- Tell about a time when you discovered a connection to someone that either you or they didn’t know about.
- Tell a story about your community that you would tell to someone joining it that they would need to know to be part of it.
We need each other: Resilience
This is a stage of mutual support in times of crisis. Here communities need a storehouse of stories to help when people are in need. People search the stories to find out what to do to get help. This stage is not about needing each other as in dependence or whining or entitlement; it is more about resilience and interdependence, about holding each other up in times of crisis, about coping as a community or society.
PNI Questions for the resilience stage:
- When was the last time you helped someone in this community, or someone helped you? What happened?
- Think of the image of an old-style community fire bucket brigade, of people with a chain of buckets. What experience does that image bring to your mind?
- When you think of our community, and you think of the words “collective” and “resilience”, what experience comes to mind?
We work together: Capacity
In this stage, people develop the knowledge that they can work together, and they develop methods and techniques to work together. To do that, they need to understand their complementarities, their relative strengths and weaknesses and how they fit together. At this point they have a shared perspective, which includes both diversity and coherence. People recognize by now that both are important and both make them more effective. Competition transforms from a destructive force to a friendly rivalry. People feel like a team as well as a community.
PNI Questions for the capacity stage:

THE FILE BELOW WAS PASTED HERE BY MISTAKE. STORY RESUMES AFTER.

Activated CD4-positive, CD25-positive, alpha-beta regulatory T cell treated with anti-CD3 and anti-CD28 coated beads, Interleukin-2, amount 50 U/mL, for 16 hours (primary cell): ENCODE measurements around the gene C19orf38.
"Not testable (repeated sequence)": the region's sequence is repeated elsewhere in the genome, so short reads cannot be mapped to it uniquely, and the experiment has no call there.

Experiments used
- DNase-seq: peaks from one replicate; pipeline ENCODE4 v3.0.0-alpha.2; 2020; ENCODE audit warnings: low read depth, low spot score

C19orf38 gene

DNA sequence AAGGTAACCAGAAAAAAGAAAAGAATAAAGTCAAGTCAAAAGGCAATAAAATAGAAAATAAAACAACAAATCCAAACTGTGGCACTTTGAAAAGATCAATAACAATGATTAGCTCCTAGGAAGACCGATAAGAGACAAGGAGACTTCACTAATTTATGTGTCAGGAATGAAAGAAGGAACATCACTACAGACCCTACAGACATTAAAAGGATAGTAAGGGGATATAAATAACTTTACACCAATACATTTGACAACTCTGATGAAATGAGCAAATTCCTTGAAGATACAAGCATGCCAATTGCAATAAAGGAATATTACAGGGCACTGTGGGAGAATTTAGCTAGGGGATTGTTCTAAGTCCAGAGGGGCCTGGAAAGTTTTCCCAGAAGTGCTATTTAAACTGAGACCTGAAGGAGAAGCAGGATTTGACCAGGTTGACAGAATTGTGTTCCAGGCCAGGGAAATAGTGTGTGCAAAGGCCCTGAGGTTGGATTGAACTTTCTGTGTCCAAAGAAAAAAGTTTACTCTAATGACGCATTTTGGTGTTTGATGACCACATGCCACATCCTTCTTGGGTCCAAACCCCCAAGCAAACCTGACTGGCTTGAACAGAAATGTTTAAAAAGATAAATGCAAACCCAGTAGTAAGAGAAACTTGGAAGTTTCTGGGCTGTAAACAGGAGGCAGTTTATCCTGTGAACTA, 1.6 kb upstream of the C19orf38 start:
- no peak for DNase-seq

- When was the last time you worked together with someone in our community on something and it came out better than either of you could have done alone?
- When was the last time you saw someone trust someone else in our community (or the whole community) enough to take a chance on something?
- Tell me about a time when the diversity in our community was an asset.
Let’s do this: Effectiveness
In this highest stage of community development, collaboration is key. People no longer look to each other and to how they can get along and work together; they look together toward problems they want to solve and solutions they can create. This is the forward-looking, future-oriented stage of community development. This stage depends on all the others. Actually, all of the stages build on the ones before them. You can’t have each layer without the ones beneath it. It’s like the foundation of a building.
PNI Questions for the effectiveness stage:
- Tell me about something our community has accomplished together that could not have been done by us as individuals. How did it happen?
- Could you give me an example of a problem you should have taken to the community instead of trying to solve it on your own? (Or that you did take to the community and are glad you did? Or regret taking to the community?)
- Can you think of a problem that was solved by the community that you were surprised the community could handle?
Someone could use this framework (with further development) to develop a series of projects to develop and assess community awareness, connectedness, resilience, capacity, and effectiveness.
If you would like talk about this nascent and nameless framework (which may or may not develop further), let us know. Thanks to everyone on the call for a stimulating and productive discussion!